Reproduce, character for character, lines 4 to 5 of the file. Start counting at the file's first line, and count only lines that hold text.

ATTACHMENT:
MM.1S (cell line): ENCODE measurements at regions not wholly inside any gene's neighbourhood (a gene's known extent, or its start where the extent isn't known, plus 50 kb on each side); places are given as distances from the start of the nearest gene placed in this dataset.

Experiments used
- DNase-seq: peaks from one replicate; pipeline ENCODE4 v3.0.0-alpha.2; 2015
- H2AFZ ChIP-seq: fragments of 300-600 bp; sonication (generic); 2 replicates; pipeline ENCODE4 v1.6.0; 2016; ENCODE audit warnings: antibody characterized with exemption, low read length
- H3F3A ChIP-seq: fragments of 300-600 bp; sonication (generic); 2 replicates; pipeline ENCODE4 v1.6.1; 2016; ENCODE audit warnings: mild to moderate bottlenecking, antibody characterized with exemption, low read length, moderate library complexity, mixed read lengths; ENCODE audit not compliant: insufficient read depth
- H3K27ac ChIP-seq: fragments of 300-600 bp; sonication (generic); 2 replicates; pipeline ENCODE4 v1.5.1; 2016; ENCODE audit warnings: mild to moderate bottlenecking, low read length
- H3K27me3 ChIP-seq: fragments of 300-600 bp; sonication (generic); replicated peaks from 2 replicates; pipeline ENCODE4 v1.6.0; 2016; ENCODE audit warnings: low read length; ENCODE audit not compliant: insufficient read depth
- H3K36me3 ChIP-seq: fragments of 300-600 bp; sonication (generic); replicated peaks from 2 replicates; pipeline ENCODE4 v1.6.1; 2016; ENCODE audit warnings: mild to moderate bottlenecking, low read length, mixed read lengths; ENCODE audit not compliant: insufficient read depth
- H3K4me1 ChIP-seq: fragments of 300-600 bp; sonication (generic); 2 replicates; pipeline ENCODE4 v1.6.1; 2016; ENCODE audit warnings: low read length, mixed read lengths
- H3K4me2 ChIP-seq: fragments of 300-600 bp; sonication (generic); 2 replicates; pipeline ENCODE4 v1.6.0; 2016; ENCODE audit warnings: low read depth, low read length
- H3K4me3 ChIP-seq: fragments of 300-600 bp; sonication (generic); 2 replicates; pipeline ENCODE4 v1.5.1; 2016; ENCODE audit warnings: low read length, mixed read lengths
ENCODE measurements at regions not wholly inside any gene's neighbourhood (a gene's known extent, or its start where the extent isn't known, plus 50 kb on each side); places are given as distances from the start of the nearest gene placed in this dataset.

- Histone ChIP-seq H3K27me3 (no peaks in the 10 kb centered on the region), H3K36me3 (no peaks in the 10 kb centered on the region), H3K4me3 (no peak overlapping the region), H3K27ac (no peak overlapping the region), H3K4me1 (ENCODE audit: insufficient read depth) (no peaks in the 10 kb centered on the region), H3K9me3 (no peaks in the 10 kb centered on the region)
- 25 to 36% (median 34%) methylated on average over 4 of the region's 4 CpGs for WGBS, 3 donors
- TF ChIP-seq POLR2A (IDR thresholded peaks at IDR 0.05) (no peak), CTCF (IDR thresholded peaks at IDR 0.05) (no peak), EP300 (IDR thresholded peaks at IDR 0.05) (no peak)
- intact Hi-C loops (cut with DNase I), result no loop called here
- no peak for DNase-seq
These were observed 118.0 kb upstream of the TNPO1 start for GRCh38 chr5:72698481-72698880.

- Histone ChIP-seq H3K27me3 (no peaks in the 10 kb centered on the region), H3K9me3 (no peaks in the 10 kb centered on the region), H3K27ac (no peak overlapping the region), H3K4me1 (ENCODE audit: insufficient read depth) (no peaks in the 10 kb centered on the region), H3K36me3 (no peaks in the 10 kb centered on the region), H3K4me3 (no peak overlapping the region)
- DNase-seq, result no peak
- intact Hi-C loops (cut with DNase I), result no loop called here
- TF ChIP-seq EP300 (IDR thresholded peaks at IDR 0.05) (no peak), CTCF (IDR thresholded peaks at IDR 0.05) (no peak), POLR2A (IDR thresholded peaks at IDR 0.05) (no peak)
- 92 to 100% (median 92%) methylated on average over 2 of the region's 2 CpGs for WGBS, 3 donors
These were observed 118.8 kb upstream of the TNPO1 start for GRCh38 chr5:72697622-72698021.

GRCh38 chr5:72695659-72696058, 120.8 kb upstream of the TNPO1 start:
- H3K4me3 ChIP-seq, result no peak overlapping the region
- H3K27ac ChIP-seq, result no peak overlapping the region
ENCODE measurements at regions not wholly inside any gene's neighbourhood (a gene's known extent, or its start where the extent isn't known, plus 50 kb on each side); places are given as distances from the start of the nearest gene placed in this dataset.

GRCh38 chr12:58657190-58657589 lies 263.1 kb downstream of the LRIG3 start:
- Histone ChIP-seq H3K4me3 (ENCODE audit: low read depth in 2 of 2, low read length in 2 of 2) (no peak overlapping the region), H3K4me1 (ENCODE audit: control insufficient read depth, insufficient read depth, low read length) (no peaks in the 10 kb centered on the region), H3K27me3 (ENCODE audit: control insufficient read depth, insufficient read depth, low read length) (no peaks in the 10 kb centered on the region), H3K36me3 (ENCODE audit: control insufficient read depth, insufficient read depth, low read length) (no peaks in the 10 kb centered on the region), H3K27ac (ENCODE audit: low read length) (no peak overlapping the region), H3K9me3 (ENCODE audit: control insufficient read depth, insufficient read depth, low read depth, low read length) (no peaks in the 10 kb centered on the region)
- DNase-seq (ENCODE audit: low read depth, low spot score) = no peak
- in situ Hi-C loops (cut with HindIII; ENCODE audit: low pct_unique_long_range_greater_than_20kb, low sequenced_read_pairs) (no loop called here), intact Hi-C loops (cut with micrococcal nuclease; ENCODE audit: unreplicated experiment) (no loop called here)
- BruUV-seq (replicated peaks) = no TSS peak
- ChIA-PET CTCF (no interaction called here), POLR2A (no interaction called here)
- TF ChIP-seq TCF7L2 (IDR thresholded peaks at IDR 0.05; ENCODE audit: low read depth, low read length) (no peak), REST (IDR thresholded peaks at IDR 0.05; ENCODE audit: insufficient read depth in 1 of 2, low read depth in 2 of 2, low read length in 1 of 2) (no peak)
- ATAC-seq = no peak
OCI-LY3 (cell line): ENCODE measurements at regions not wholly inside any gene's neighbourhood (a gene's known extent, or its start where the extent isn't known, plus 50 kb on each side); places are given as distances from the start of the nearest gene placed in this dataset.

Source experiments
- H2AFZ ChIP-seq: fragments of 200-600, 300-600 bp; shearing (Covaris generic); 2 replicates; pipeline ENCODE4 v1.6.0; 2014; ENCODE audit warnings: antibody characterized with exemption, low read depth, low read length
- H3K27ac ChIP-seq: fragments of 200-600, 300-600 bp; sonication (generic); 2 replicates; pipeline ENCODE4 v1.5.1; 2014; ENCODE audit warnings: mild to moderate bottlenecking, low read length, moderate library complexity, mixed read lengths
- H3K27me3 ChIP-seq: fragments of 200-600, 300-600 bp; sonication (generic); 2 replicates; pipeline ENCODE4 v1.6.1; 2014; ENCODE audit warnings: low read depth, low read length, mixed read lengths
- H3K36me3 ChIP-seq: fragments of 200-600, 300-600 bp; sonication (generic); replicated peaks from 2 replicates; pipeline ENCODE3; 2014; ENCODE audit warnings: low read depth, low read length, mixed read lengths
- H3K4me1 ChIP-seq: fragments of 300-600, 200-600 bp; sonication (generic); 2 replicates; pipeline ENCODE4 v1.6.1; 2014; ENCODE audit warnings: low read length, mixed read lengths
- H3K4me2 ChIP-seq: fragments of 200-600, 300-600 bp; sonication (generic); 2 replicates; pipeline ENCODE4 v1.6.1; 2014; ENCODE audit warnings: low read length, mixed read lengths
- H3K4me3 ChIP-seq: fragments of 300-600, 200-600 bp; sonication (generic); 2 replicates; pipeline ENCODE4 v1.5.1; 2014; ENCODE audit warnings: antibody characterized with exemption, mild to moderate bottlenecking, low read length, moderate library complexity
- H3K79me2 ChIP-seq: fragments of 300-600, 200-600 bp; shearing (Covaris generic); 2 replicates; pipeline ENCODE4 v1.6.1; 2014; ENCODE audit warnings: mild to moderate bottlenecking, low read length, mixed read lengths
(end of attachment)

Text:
- H2AFZ ChIP-seq: fragments of 300-600 bp; sonication (generic); 2 replicates; pipeline ENCODE4 v1.6.0; 2016; ENCODE audit warnings: antibody characterized with exemption, low read length
- H3F3A ChIP-seq: fragments of 300-600 bp; sonication (generic); 2 replicates; pipeline ENCODE4 v1.6.1; 2016; ENCODE audit warnings: mild to moderate bottlenecking, antibody characterized with exemption, low read length, moderate library complexity, mixed read lengths; ENCODE audit not compliant: insufficient read depth